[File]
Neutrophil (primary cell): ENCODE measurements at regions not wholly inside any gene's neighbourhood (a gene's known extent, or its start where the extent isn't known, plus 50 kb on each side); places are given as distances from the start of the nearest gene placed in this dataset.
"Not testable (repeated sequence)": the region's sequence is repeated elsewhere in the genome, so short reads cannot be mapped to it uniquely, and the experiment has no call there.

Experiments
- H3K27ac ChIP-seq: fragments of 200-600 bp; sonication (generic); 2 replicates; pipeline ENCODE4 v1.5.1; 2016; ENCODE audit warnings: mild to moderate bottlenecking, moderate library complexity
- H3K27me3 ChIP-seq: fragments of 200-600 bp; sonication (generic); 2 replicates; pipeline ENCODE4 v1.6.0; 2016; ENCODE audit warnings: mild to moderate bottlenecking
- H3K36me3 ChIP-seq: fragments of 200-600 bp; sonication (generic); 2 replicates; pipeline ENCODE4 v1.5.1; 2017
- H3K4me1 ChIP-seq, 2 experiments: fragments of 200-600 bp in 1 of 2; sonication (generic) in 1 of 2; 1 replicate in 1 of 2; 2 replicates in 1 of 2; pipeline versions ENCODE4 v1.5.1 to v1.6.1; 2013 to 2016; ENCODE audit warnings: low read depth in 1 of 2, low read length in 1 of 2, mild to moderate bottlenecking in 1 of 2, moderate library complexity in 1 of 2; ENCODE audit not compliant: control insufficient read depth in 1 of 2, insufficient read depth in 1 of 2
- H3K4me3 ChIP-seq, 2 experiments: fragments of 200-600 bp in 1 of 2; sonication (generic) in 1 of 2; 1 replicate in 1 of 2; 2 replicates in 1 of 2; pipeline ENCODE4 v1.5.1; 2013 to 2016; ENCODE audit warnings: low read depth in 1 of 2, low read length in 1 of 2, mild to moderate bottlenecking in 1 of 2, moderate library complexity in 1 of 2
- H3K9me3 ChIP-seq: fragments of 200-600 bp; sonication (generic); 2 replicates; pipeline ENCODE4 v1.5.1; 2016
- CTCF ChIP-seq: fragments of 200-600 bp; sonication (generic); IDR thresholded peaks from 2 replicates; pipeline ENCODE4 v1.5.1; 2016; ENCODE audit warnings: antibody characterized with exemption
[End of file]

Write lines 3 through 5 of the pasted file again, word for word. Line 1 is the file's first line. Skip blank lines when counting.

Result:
Experiments
- H3K27ac ChIP-seq: fragments of 200-600 bp; sonication (generic); 2 replicates; pipeline ENCODE4 v1.5.1; 2016; ENCODE audit warnings: mild to moderate bottlenecking, moderate library complexity
- H3K27me3 ChIP-seq: fragments of 200-600 bp; sonication (generic); 2 replicates; pipeline ENCODE4 v1.6.0; 2016; ENCODE audit warnings: mild to moderate bottlenecking